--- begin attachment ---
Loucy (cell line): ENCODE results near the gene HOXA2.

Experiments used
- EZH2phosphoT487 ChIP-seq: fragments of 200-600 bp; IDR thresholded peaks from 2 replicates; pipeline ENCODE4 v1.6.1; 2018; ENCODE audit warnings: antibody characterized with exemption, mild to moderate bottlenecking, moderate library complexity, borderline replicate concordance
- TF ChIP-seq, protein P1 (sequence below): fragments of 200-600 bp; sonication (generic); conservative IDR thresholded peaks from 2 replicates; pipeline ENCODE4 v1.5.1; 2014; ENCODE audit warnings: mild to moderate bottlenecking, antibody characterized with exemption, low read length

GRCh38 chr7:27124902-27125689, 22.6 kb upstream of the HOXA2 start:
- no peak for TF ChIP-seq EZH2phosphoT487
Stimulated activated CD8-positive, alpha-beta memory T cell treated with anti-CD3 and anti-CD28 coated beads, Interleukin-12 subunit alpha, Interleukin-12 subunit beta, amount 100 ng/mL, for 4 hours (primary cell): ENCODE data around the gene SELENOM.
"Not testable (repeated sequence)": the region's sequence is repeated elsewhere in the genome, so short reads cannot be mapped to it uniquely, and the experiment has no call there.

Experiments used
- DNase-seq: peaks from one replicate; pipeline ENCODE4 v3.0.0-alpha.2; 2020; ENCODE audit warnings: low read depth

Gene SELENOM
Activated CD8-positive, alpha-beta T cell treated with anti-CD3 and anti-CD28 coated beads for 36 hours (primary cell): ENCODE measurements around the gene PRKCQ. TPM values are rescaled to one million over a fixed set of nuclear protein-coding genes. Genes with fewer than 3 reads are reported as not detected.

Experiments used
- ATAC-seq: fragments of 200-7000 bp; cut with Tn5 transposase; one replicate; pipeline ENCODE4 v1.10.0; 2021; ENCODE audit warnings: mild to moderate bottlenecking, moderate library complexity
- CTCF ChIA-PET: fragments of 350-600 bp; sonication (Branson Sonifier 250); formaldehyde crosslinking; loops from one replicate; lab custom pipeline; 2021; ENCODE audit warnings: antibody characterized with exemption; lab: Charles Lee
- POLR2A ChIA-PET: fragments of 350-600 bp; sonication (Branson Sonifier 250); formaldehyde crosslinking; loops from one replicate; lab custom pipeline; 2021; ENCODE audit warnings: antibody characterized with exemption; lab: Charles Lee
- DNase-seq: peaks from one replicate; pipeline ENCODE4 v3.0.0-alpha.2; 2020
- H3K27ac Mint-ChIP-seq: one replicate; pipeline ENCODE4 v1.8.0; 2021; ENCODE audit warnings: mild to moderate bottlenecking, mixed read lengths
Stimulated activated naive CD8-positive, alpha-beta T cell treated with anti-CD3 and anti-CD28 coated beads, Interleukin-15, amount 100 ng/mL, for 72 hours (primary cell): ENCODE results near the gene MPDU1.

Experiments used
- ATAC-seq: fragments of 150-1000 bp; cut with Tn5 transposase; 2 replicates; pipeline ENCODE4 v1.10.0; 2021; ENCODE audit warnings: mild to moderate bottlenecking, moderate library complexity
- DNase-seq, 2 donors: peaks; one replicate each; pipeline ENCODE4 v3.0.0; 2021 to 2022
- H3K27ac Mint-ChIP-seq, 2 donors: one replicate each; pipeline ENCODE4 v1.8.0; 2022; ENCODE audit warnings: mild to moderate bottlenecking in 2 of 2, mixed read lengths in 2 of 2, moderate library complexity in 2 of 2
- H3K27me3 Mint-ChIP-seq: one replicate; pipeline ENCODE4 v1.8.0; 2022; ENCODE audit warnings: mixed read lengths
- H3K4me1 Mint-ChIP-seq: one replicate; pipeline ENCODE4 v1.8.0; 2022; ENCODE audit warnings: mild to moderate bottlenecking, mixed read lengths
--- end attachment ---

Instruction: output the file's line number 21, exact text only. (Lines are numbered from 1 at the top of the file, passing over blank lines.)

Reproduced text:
- ATAC-seq: fragments of 150-1000 bp; cut with Tn5 transposase; 2 replicates; pipeline ENCODE4 v1.10.0; 2021; ENCODE audit warnings: mild to moderate bottlenecking, moderate library complexity